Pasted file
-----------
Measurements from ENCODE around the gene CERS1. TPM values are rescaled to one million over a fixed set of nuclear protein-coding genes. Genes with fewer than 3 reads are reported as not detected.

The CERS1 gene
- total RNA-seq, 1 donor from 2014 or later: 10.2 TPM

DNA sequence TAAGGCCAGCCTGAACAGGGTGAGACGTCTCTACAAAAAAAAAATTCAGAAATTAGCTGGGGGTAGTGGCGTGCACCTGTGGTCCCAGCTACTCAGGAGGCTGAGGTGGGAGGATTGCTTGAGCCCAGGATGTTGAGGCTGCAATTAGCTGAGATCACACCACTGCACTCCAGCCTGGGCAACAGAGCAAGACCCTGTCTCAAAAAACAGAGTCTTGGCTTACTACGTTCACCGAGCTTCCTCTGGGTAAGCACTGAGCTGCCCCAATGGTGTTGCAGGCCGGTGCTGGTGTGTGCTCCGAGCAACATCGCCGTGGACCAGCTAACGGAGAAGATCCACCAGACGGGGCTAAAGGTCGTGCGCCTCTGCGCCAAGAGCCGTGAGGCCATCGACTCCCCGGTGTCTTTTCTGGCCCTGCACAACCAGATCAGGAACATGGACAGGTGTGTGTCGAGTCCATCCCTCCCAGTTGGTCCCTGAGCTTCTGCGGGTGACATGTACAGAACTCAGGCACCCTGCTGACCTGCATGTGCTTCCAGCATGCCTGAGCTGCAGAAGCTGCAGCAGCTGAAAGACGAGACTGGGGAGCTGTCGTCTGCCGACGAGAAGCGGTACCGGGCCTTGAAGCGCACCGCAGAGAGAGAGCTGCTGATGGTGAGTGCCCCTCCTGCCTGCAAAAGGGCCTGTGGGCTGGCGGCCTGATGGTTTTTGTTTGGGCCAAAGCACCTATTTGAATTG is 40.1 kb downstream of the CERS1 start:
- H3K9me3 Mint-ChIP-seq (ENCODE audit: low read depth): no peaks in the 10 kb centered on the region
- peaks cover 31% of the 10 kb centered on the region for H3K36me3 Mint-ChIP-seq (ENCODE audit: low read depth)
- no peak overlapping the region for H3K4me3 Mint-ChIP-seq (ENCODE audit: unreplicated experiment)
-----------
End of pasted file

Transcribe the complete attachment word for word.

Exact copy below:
Measurements from ENCODE around the gene CERS1. TPM values are rescaled to one million over a fixed set of nuclear protein-coding genes. Genes with fewer than 3 reads are reported as not detected.

The CERS1 gene
- total RNA-seq, 1 donor from 2014 or later: 10.2 TPM

DNA sequence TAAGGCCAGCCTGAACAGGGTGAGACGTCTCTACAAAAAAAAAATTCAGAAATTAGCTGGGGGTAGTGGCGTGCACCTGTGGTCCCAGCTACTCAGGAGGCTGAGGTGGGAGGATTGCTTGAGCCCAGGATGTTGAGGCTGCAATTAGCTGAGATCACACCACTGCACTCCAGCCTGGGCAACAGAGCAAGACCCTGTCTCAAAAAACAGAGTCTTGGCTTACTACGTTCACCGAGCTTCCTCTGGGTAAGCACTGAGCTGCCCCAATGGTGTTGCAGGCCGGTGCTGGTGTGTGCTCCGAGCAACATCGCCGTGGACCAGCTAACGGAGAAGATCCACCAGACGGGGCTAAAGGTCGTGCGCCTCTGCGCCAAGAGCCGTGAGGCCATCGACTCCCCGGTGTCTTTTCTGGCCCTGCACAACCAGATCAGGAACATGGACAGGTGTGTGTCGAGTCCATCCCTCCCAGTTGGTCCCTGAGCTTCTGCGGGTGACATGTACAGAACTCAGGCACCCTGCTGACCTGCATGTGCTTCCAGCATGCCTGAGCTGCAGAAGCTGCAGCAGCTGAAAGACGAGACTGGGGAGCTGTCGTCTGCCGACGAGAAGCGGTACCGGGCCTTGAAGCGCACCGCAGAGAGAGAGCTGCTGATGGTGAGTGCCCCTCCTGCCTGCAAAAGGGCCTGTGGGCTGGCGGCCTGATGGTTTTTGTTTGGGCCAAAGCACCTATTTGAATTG is 40.1 kb downstream of the CERS1 start:
- H3K9me3 Mint-ChIP-seq (ENCODE audit: low read depth): no peaks in the 10 kb centered on the region
- peaks cover 31% of the 10 kb centered on the region for H3K36me3 Mint-ChIP-seq (ENCODE audit: low read depth)
- no peak overlapping the region for H3K4me3 Mint-ChIP-seq (ENCODE audit: unreplicated experiment)